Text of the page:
So, if Atlanta can just find a way to slow down the read option, what does the rest of the run game matchup look like? Surprisingly, it doesn't look that bad. Yes, the Falcons rank 20th in run defense DVOA, and the 49ers rank third in run offense. However, according to our line metrics, Atlanta's front seven ranks 10th in ALY (San Francisco's offensive line ranks first) and 11th in stuffed rate (San Francisco ranks seventh). The Falcons front seven also excel on runs to the offensive left (seventh in left tackle ALY, eighth in left end ALY), two directions where San Francisco ranks near the top of the league in run frequency. Furthermore, as Rivers McCown pointed out in last week's divisional round preview, the Falcons play much better on run defense at home than they do on the road, and have been a far more efficient unit with Sean Weatherspoon on the field and Ray Edwards off the team.
Given how surprisingly neutral the run game matchup is, the 49ers may find themselves in the exact situation Jim Harbaugh and Co. elevated Kaepernick to deal with: having to win a game via the pass. Luckily, there are several stats that favor San Francisco here. First, in yesterday's Film Room, Andy Benoit mentioned two tactics San Francisco can use to mess with Atlanta's zone pass defense: (1) lining up Michael Crabtree and Randy Moss on the same side of the formation, and (2) using 3x1 sets.
Our charting stats agree. Against personnel groups with two wide receivers and no other skill players flexed or split wide, the Falcons allowed 5.0 yards per pass and had a 64 percent defensive success rate when the receivers were in a "balanced" formation (i.e., on opposite sides of the field), but allowed 6.3 yards per pass and had a 54 percent success rate versus a "twin" formation (i.e., on the same side). Even more pronounced are the Falcons' stats against "trips" formations vis-à-vis "slot" formations. Namely, Atlanta has only faced eight passes all season against trips formations, while San Francisco is 0.8 yards per pass better, and are three percent more successful, in trips than slot.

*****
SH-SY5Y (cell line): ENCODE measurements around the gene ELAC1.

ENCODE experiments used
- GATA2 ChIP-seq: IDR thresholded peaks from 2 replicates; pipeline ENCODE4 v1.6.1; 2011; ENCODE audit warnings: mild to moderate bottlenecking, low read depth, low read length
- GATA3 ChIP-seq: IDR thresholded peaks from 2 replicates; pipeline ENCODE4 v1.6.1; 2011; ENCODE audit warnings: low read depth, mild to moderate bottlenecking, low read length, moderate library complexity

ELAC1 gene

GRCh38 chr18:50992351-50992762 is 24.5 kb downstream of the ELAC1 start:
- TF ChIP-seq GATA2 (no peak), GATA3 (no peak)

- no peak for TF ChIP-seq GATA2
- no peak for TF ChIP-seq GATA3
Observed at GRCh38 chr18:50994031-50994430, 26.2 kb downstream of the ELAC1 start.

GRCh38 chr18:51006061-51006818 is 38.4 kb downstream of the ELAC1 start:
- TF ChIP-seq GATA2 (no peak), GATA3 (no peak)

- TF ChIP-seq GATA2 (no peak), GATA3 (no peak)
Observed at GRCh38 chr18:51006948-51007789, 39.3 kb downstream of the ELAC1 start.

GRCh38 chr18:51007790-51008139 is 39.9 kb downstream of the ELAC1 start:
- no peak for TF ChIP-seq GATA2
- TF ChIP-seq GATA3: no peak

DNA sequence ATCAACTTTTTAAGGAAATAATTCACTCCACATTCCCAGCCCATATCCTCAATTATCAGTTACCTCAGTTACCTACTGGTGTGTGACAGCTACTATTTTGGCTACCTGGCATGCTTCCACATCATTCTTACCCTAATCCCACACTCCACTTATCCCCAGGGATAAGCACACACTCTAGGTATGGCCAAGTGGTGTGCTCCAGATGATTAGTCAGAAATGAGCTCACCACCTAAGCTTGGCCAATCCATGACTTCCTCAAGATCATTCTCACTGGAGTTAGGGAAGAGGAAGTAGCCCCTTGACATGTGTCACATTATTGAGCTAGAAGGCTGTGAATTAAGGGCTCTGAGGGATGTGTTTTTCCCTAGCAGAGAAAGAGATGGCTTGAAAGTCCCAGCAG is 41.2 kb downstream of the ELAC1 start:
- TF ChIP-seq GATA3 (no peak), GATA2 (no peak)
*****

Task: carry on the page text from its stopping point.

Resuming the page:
Focusing on these 3x1 sets, Andy also noted that the main Seahawks beneficiary was tight end Zach Miller: On three targets in the middle of the field, Miller had three catches for 51 yards, with all three resulting in successful plays. Overall, Atlanta ranked 21st in pass defense DVOA versus tight ends this season (3.0%). However, there's a huge disparity when we split things out by pass direction. On passes to tight ends in the middle of the field, the Falcons defense had a 45.8% DVOA (ranked 28th), which was worse than on tight end targets to the left of the offense (-2.0%, 17th), and much worse than those to the right (-33.5%, fifth). San Francisco seems to put Vernon Davis in hibernation, and then feature him at the perfect time; Sunday may be one of those times.